Millions of Americans are wondering whether they'll lose their health insurance subsidies, anxiously awaiting a Supreme Court ruling on the King v. Burwell case. But there's a smaller group that doesn't need to worry—members of Congress and their staff.
Lawmakers and many of their aides get their health insurance on the District of Columbia's small business exchange, and King isn't questioning the part of the law governing that exchange. More importantly, despite some Hill critics of the congressional insurance setup, there doesn't appear to be an appetite among most Republicans to throw this topic into proposed bills to address the King ruling after it happens.
Under GOP Sen. Ron Johnson's bill, Americans could keep their health care plan and subsidy well into 2017, further setting the stage for a feud over health-care policy in the 2016 election. And his bill—which also eliminates the individual and employer mandates—has a powerful cosponsor: Senate Majority Leader Mitch McConnell.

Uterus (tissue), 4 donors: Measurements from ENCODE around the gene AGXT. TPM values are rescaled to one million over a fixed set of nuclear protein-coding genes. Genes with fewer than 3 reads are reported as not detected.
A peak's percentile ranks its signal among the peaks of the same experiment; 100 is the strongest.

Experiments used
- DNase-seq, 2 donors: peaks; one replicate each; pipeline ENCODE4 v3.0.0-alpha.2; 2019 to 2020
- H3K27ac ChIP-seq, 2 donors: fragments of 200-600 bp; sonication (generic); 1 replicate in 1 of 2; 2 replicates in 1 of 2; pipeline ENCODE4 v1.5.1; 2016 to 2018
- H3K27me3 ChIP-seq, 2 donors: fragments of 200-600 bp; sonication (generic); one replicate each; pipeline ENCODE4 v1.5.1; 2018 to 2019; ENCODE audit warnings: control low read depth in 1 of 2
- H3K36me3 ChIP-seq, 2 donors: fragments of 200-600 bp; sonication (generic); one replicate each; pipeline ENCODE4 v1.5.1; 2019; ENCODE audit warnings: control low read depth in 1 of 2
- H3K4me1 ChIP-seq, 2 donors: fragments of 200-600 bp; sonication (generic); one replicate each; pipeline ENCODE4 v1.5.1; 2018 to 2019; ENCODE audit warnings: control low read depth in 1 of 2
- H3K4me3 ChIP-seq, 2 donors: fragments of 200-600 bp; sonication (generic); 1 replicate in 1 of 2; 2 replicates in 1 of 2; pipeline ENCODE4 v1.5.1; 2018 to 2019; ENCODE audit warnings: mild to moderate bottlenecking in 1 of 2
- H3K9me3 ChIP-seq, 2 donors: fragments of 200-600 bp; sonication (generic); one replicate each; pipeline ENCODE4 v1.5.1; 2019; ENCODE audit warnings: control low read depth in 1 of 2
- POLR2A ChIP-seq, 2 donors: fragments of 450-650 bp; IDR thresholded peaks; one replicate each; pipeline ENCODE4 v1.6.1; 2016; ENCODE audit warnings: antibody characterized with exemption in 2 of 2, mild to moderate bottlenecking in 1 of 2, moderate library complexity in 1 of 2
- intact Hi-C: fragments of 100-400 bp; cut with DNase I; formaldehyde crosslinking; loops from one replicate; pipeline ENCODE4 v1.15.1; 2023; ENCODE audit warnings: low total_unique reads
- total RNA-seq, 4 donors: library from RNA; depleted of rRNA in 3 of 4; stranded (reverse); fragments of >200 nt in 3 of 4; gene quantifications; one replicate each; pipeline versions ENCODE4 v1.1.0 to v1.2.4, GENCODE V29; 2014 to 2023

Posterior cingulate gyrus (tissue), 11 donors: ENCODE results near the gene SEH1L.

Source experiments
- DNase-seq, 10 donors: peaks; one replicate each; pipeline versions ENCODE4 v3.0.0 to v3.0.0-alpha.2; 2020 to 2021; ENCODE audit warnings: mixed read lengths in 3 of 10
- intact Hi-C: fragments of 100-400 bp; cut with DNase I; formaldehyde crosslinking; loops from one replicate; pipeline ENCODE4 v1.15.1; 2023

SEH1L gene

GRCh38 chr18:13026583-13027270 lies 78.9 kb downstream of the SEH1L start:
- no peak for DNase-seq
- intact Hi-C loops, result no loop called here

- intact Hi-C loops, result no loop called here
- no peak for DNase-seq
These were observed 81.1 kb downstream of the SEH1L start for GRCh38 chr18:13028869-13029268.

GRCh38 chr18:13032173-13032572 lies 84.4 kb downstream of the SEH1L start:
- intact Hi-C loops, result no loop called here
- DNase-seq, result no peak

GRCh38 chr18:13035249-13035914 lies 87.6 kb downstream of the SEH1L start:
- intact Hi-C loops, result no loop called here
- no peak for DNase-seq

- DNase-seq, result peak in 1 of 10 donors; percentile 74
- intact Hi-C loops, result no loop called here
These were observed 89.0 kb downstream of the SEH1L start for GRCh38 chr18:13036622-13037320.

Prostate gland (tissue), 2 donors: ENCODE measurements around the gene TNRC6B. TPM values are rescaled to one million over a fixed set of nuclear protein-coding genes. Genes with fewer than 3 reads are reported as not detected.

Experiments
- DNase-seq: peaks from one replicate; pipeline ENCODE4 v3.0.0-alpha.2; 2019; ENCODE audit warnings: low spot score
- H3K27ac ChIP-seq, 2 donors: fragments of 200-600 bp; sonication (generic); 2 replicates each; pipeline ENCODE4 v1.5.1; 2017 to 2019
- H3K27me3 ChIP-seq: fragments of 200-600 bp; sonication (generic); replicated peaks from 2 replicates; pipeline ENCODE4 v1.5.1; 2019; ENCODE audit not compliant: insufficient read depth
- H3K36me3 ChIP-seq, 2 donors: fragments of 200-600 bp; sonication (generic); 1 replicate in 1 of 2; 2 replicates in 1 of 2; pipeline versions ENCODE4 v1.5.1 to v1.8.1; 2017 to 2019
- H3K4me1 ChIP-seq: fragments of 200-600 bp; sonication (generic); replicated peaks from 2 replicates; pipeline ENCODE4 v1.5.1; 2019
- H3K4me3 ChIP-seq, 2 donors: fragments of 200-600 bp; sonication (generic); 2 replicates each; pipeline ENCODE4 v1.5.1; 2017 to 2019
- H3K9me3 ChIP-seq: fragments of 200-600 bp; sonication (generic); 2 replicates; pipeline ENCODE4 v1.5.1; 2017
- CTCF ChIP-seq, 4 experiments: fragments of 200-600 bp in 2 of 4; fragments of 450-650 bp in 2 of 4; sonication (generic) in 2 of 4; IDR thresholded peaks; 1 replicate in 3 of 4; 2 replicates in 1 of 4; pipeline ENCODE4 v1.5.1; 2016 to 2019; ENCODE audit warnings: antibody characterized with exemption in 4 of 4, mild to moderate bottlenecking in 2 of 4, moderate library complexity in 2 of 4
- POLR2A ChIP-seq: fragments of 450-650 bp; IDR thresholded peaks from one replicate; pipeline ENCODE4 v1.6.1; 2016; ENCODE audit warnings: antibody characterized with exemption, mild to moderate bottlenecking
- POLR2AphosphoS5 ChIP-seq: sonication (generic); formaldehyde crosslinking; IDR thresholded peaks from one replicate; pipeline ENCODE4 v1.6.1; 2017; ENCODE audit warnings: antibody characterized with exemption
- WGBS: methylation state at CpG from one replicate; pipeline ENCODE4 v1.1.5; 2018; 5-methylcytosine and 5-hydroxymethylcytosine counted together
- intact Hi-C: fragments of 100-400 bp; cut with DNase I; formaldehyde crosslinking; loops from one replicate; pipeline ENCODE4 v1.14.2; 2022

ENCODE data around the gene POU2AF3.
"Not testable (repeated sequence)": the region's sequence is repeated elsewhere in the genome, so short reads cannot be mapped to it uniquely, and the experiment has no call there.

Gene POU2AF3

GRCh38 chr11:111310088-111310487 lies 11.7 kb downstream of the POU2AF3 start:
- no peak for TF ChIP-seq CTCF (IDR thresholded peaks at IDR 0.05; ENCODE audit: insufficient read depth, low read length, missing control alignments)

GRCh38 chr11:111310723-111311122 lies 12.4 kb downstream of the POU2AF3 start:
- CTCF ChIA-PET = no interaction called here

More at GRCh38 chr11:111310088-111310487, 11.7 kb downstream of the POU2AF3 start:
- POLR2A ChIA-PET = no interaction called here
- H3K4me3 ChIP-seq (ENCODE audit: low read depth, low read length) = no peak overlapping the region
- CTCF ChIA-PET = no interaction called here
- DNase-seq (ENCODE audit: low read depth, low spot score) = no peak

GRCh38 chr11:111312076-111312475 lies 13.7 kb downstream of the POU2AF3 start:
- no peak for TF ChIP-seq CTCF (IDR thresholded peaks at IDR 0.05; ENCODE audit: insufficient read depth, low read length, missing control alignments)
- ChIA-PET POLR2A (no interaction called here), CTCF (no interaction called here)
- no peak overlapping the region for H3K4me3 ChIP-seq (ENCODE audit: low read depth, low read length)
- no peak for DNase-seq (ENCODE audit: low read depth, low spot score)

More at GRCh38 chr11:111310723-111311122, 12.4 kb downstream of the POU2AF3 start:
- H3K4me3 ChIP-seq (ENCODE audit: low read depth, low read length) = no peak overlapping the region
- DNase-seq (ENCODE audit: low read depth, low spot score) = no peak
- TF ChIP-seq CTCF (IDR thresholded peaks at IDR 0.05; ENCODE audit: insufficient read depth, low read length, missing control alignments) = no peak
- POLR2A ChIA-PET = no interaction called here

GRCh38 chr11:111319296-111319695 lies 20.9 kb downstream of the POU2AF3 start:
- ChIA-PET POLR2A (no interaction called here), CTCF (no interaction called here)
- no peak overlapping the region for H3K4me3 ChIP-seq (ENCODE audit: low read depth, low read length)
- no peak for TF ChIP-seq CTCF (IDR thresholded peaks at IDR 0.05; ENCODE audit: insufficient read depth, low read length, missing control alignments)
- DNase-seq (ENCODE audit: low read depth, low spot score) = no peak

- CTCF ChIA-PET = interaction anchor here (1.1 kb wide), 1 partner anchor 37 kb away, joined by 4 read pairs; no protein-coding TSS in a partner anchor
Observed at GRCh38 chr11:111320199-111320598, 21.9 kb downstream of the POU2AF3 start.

But the bill doesn't address health care for members of Congress nor for their staff, even though Johnson has been outspoken on that subject.
"I'm trying to keep it as simple as possible," Johnson, whose bill has 31 GOP cosponsors, told National Journal, "and in many respects, as uncontroversial as possible—trying to address what would be a real chaotic situation, some real turmoil, really concern real people that are on the exchanges, are getting the subsidies and getting the American people involved in the 2016 election."